And let’s be clear, there is such a thing as healthy shame. It’s the foundation of all self-improvement. People who experience zero shame are sociopaths, by definition. But I’m not talking about the perfectly natural human emotion of shame. I’m talking about blame unfairly turned inward as a childhood survival strategy that persists into adulthood.

Healthy shame builds you up; toxic shame tears you down.

Meet Your Inner Critic

In Complex PTSD: From Surviving to Thriving, Pete Walker enumerates the fourteen most common inner critic attacks. See which ones you have experienced:

  1. Perfectionism
  2. All-or-None / Black-and-White Thinking
  3. Self-Hate / Self-Disgust
  4. Micromanagement / Worrying / Obsessing / Looping / Over-Futurizing
  5. Unfair / Devaluing Comparisons to Others (or your most perfect moments)
  6. Guilt
  7. “Shoulding”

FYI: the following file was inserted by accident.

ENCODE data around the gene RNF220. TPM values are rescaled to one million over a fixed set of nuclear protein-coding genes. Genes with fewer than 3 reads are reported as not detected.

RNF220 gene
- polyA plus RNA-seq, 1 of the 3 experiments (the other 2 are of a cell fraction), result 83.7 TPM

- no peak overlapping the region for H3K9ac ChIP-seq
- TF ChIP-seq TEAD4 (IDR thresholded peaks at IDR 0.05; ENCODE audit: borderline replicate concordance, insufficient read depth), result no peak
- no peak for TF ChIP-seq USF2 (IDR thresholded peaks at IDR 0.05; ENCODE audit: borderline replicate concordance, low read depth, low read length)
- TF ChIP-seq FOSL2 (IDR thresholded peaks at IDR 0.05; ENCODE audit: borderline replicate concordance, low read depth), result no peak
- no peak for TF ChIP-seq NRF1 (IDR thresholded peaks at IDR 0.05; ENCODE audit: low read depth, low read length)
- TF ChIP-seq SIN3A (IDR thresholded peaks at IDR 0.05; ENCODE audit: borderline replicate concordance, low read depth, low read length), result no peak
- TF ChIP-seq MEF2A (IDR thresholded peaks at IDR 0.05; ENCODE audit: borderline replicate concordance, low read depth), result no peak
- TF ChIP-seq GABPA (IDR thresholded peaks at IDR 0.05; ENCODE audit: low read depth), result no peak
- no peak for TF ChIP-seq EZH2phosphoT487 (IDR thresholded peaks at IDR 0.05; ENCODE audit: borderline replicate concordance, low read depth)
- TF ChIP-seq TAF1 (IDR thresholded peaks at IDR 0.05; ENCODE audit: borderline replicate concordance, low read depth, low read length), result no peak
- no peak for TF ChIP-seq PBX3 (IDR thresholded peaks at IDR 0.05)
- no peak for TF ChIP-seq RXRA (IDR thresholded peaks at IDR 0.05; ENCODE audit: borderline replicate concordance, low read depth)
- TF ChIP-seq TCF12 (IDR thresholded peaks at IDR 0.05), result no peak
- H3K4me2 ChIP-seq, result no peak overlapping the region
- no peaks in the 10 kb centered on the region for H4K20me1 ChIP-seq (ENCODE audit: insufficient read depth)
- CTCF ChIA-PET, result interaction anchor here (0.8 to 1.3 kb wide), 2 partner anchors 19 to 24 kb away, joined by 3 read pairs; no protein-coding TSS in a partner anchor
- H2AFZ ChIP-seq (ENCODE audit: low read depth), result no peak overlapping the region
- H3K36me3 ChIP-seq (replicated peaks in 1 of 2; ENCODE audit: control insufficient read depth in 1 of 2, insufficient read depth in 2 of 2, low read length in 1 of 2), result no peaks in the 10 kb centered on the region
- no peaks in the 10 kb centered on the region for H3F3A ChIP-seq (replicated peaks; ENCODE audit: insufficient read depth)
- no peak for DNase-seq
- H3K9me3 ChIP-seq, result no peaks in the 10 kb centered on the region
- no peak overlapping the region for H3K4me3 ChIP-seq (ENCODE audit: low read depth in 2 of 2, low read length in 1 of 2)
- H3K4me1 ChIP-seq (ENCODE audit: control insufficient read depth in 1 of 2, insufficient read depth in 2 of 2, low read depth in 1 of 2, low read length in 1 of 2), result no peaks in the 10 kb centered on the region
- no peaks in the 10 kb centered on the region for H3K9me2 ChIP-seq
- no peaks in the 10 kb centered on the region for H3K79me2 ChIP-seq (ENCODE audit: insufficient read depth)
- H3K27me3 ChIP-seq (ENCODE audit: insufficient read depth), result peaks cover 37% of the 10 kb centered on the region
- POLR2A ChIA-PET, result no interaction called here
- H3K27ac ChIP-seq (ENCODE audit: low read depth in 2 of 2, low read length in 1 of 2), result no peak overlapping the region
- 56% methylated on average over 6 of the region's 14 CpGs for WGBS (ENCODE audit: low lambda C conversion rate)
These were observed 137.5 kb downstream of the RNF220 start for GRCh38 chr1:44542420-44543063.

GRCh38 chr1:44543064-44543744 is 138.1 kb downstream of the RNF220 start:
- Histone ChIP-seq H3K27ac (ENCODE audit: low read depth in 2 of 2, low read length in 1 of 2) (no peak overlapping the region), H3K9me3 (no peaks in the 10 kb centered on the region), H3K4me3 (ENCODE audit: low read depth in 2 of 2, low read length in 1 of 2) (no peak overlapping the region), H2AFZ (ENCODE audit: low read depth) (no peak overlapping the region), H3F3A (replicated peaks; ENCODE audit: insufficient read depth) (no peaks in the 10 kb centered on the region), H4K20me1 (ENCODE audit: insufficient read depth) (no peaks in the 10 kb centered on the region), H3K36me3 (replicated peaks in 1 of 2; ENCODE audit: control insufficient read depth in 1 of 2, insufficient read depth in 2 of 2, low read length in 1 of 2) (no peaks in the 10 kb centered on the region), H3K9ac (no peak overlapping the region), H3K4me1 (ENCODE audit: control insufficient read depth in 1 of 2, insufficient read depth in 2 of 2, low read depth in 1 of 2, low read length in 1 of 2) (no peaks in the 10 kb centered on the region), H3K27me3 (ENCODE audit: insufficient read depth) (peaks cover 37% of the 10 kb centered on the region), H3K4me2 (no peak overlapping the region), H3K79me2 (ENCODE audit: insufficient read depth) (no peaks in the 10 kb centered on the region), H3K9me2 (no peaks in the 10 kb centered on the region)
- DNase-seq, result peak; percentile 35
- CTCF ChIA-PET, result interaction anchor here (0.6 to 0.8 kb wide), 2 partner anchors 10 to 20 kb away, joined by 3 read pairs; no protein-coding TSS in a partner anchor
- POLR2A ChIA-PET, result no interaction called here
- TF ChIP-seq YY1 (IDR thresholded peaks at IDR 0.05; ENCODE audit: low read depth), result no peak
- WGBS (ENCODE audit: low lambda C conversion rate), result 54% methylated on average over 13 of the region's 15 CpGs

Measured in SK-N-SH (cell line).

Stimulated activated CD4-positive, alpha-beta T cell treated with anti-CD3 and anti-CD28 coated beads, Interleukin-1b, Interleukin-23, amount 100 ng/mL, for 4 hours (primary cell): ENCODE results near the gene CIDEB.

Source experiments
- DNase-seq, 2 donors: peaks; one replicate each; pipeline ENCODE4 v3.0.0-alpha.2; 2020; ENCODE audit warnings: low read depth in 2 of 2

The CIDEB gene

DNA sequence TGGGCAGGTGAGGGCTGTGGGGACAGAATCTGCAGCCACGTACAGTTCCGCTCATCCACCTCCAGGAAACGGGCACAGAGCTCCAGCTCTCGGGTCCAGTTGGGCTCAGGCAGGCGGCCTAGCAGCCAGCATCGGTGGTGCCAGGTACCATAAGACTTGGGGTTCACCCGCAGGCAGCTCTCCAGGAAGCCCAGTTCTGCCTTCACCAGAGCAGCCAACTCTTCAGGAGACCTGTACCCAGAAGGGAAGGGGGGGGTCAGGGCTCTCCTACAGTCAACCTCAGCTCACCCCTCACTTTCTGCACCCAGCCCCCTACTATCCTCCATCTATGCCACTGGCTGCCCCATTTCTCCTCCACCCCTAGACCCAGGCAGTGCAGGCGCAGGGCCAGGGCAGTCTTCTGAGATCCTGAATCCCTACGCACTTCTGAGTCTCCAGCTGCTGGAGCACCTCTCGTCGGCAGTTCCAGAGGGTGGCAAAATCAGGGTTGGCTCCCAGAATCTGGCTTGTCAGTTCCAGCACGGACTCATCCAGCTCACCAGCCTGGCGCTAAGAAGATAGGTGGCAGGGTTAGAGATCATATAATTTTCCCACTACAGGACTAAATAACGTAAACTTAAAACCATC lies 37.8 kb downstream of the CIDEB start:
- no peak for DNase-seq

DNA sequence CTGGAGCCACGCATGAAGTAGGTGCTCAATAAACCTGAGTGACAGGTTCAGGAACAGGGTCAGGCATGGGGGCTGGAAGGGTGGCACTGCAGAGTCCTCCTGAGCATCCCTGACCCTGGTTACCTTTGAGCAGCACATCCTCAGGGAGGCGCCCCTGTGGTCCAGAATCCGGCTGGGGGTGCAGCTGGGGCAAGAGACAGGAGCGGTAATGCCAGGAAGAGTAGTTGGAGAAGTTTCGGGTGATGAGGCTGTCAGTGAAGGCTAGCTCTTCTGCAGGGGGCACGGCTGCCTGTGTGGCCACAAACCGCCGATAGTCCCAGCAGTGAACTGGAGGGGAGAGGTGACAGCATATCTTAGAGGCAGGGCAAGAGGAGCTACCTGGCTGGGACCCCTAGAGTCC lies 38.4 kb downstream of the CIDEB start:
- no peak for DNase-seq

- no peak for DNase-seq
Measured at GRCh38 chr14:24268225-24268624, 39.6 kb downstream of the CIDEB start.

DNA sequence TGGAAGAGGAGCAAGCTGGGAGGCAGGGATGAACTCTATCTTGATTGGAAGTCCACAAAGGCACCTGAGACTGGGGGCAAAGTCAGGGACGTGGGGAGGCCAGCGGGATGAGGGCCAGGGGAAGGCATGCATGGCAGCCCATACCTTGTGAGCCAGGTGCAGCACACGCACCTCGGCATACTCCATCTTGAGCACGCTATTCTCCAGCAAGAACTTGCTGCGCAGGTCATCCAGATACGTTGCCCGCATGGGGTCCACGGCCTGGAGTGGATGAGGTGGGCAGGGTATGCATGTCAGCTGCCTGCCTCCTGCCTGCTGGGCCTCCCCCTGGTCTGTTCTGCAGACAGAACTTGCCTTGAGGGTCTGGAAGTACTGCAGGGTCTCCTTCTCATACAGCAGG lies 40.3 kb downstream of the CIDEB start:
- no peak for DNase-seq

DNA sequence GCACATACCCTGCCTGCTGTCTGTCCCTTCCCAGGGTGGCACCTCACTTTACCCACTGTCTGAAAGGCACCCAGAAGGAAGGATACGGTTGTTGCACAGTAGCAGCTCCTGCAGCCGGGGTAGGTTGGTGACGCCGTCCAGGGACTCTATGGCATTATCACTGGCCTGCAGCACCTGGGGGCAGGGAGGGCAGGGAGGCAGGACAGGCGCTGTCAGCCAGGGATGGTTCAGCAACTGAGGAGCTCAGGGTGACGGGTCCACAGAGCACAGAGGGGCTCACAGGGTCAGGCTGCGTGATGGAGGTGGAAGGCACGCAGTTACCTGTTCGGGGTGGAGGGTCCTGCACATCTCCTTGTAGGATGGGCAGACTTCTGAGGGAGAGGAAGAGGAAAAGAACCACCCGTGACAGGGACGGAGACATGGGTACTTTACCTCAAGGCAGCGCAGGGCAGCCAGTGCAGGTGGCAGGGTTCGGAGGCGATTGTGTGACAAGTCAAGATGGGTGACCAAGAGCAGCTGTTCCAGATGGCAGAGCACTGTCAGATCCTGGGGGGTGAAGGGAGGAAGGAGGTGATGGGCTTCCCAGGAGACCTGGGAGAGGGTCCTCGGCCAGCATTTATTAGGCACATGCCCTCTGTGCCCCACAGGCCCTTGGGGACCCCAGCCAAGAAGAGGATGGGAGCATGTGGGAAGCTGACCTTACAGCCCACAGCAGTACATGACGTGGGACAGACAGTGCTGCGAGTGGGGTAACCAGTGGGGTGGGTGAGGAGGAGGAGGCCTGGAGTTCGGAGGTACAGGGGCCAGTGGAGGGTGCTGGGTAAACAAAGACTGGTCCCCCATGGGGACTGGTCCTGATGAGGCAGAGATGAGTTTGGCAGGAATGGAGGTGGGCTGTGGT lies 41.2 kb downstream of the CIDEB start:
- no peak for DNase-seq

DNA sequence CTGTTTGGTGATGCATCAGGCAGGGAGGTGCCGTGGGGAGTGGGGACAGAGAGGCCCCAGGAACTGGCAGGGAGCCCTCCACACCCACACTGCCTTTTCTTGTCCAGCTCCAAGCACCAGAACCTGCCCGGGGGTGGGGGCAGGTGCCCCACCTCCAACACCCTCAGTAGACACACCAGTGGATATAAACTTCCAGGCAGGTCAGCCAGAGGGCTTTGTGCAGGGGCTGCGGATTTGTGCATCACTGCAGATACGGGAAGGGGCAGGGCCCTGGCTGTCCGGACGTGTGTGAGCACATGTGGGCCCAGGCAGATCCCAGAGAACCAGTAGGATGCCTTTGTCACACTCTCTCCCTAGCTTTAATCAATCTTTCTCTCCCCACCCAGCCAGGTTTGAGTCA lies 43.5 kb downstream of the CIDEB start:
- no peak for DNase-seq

8. Over-productivity / Workaholism / Busyholism
  9. Harsh Judgments of Self and Others / Name-Calling
  10. Drasticizing / Catastrophizing / Hypochondriasizing
  11. Negative Focus
  12. Time Urgency
  13. Disabling Performance Anxiety
  14. Perseverating About Being Attacked

And I propose that we add #15 to the list: Over-Apologizing.

Being triggered into a shame-spiral or an emotional shit-storm is not a pleasant experience for anyone. But it contains so much valuable information! Triggers are your childhood wounds trying really fucking hard to get your attention. A skilled professional can walk those things right back to the source and help you heal. The problem is, toxic shame prevents us from listening to those desperate cries for help.